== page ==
Brahe died at age 54 after, as the story goes, he stayed at the table too long without relieving himself during a formal dinner, possibly bursting his bladder in the process.
That last legend may soon be challenged, as Brahe is being disinterred starting November 15 for analysis for the second time since he was buried in Prague in 1601. Testing on hair samples taken from Brahe’s tomb the first time, in 1901, showed an abnormally high mercury content in the astronomer’s body, raising the possibility that he had been poisoned. But Brahe may well have met his fate by less malicious means; for centuries medical practitioners applied mercury as a treatment for maladies such as syphilis.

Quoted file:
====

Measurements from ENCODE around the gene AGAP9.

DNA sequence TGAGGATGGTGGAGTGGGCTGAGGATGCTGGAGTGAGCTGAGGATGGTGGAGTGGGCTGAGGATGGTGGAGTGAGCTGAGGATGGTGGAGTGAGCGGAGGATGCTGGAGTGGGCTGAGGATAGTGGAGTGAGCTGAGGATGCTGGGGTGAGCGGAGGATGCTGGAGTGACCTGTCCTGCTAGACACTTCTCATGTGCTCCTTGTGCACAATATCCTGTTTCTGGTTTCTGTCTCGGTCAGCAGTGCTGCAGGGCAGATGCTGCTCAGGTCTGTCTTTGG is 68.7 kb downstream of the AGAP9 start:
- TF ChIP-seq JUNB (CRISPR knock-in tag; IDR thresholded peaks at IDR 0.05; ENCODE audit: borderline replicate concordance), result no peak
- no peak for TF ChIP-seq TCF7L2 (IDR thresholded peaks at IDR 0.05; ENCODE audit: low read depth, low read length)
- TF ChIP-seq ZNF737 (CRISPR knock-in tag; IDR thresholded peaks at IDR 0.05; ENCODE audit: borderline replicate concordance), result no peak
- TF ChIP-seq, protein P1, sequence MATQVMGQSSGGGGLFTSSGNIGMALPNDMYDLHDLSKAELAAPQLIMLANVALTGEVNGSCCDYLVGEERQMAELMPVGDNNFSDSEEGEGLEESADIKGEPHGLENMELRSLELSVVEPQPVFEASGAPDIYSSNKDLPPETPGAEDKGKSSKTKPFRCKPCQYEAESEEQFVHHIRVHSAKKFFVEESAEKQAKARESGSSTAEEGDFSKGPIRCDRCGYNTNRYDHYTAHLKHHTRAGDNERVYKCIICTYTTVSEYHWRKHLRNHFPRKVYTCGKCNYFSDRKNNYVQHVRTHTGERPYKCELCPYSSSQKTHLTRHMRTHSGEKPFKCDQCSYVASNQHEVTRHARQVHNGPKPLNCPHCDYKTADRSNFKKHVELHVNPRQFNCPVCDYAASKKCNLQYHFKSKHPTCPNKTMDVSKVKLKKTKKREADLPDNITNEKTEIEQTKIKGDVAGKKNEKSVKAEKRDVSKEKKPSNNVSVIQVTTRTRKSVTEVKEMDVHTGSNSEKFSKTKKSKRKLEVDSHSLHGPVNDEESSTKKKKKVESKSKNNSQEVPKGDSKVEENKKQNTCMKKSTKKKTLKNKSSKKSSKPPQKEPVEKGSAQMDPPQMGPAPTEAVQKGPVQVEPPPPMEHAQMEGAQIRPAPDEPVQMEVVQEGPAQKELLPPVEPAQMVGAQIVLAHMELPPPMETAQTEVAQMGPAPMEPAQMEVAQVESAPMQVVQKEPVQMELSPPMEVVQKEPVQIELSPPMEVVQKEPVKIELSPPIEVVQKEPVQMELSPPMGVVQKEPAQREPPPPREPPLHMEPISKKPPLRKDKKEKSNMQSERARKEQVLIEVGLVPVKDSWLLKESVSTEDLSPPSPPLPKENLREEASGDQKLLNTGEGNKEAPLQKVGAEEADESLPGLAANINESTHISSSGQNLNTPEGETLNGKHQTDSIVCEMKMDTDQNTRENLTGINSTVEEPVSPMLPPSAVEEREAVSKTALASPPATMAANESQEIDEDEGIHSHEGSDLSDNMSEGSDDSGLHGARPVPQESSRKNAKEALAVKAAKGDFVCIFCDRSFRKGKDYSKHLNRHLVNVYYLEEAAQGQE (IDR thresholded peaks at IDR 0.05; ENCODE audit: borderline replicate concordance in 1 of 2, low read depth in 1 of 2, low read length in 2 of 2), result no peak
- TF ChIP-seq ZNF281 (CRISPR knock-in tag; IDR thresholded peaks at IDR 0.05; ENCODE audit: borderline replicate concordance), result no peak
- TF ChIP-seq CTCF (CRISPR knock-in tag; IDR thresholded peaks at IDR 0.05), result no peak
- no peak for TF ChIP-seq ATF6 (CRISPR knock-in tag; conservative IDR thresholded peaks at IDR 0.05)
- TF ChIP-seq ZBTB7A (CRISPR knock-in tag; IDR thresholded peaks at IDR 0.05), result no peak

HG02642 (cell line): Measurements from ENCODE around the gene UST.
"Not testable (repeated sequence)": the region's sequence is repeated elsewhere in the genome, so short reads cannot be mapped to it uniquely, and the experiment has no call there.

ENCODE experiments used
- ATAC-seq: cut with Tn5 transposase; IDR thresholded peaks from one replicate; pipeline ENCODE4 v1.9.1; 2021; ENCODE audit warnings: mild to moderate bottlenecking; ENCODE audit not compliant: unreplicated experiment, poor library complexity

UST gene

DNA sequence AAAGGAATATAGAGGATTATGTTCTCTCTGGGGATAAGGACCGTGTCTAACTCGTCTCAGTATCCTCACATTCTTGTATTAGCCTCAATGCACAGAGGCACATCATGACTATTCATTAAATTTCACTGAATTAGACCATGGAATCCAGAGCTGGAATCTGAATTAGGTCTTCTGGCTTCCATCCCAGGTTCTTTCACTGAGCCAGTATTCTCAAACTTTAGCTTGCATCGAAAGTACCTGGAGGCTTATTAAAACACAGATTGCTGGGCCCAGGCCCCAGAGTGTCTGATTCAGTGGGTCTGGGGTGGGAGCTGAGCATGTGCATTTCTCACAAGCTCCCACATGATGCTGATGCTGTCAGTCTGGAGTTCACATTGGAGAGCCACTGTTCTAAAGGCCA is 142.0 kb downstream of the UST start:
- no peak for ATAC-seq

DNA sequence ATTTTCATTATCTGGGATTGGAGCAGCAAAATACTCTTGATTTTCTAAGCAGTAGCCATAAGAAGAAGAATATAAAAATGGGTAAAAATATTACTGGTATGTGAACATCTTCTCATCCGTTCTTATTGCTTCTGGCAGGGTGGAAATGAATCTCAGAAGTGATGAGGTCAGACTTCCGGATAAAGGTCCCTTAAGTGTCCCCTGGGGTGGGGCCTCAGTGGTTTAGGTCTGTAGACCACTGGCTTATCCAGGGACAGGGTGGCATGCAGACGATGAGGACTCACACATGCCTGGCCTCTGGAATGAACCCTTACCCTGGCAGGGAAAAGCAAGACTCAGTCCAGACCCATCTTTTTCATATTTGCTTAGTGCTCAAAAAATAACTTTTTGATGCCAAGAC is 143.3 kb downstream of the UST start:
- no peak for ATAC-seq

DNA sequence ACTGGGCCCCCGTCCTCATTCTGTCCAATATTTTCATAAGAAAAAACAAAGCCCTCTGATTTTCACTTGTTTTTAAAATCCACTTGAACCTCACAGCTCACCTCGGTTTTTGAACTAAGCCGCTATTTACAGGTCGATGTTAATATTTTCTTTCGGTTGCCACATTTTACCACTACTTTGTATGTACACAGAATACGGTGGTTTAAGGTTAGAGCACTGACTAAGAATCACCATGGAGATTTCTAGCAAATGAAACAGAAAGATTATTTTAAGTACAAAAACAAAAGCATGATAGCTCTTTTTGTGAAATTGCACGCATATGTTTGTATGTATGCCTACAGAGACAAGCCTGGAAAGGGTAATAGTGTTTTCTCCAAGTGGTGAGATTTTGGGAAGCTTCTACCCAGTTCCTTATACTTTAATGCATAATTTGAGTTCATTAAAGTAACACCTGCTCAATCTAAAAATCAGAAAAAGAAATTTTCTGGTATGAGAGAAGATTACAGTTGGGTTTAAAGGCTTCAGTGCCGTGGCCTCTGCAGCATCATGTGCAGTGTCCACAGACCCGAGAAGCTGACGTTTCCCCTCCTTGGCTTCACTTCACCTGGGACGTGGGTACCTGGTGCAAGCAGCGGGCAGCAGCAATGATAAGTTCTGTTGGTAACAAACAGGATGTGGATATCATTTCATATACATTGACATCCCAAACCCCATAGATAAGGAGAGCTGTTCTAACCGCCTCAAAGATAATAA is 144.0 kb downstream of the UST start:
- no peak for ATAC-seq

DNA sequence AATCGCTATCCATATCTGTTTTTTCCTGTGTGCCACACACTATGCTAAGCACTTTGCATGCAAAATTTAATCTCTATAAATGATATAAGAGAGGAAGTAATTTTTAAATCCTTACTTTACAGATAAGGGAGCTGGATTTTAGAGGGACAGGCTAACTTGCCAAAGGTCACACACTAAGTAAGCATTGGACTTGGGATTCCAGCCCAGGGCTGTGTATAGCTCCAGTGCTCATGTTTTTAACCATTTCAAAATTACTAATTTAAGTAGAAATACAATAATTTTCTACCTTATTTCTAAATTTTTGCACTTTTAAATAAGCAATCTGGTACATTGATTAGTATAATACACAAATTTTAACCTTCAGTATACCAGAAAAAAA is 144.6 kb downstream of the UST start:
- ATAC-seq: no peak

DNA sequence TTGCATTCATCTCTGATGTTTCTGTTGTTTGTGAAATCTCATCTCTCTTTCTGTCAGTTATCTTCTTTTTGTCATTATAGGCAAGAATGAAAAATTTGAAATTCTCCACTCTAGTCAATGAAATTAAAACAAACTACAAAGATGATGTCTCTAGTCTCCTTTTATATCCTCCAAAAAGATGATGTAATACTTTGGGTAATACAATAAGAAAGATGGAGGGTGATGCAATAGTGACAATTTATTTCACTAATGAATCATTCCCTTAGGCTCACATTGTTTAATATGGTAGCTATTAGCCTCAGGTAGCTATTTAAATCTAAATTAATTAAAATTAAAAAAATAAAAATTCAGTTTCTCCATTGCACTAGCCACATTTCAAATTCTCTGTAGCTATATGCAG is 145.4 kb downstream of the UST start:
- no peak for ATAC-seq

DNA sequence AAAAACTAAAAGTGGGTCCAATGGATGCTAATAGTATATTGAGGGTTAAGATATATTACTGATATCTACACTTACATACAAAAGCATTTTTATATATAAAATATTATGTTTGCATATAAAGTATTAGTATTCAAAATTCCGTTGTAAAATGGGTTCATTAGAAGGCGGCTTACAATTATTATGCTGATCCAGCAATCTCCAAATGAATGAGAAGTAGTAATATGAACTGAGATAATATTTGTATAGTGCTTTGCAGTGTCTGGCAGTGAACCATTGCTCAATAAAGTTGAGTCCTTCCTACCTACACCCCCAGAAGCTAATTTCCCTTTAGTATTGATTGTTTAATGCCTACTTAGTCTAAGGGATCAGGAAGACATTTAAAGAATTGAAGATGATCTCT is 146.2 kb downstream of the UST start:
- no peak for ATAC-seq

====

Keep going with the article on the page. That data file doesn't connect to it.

(Thanks to investigator Celia Lu for bringing this to our attention.)